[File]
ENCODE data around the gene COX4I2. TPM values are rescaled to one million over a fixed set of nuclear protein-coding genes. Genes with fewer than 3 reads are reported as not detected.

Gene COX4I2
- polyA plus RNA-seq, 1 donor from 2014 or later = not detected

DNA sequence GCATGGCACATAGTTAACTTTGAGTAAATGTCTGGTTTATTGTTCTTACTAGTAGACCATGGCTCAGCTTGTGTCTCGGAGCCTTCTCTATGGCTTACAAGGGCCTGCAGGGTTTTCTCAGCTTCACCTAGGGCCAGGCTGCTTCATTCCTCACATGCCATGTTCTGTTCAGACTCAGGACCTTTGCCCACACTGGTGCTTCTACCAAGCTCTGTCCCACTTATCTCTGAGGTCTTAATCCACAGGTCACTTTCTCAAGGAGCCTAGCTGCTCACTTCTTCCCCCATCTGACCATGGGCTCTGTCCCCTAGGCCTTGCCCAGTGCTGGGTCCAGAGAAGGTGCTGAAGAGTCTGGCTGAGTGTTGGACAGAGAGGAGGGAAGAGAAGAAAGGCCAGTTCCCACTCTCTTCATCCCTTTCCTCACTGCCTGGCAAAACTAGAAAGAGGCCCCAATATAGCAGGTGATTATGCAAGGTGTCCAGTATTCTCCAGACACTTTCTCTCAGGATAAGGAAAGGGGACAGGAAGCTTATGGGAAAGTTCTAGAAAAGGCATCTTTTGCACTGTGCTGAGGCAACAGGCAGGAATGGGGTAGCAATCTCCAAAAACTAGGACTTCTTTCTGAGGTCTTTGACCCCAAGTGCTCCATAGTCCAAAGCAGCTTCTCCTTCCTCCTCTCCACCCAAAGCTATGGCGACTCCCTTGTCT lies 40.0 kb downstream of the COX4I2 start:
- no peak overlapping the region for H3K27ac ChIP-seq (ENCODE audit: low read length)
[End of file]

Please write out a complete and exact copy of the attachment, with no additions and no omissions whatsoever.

ENCODE data around the gene COX4I2. TPM values are rescaled to one million over a fixed set of nuclear protein-coding genes. Genes with fewer than 3 reads are reported as not detected.

Gene COX4I2
- polyA plus RNA-seq, 1 donor from 2014 or later = not detected

DNA sequence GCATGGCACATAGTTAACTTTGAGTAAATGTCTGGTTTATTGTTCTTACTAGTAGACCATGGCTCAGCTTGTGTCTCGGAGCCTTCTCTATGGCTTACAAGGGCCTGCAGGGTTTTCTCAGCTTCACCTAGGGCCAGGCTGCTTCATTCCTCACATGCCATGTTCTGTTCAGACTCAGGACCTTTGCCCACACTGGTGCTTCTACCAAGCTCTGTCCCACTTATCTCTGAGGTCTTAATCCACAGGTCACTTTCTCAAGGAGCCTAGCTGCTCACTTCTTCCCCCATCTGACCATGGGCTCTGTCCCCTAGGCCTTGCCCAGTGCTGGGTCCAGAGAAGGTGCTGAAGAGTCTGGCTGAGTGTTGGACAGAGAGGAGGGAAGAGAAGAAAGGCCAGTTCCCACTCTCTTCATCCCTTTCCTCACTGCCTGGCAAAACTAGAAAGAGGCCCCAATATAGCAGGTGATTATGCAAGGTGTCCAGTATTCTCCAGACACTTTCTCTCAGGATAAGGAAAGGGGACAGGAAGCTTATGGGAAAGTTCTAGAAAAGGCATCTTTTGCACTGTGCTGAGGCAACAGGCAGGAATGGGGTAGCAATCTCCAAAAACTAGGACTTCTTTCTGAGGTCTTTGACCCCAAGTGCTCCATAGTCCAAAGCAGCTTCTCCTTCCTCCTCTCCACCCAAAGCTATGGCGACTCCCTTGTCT lies 40.0 kb downstream of the COX4I2 start:
- no peak overlapping the region for H3K27ac ChIP-seq (ENCODE audit: low read length)